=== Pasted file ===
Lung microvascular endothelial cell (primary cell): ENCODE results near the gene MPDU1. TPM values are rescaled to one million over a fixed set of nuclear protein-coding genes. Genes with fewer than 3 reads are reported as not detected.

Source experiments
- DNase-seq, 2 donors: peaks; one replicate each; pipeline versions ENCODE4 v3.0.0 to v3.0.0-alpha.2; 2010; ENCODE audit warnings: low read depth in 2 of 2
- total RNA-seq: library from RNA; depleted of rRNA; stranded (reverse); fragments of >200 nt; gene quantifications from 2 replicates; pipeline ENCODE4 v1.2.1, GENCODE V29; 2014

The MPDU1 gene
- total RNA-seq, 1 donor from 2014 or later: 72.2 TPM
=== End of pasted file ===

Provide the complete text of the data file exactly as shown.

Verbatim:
Lung microvascular endothelial cell (primary cell): ENCODE results near the gene MPDU1. TPM values are rescaled to one million over a fixed set of nuclear protein-coding genes. Genes with fewer than 3 reads are reported as not detected.

Source experiments
- DNase-seq, 2 donors: peaks; one replicate each; pipeline versions ENCODE4 v3.0.0 to v3.0.0-alpha.2; 2010; ENCODE audit warnings: low read depth in 2 of 2
- total RNA-seq: library from RNA; depleted of rRNA; stranded (reverse); fragments of >200 nt; gene quantifications from 2 replicates; pipeline ENCODE4 v1.2.1, GENCODE V29; 2014

The MPDU1 gene
- total RNA-seq, 1 donor from 2014 or later: 72.2 TPM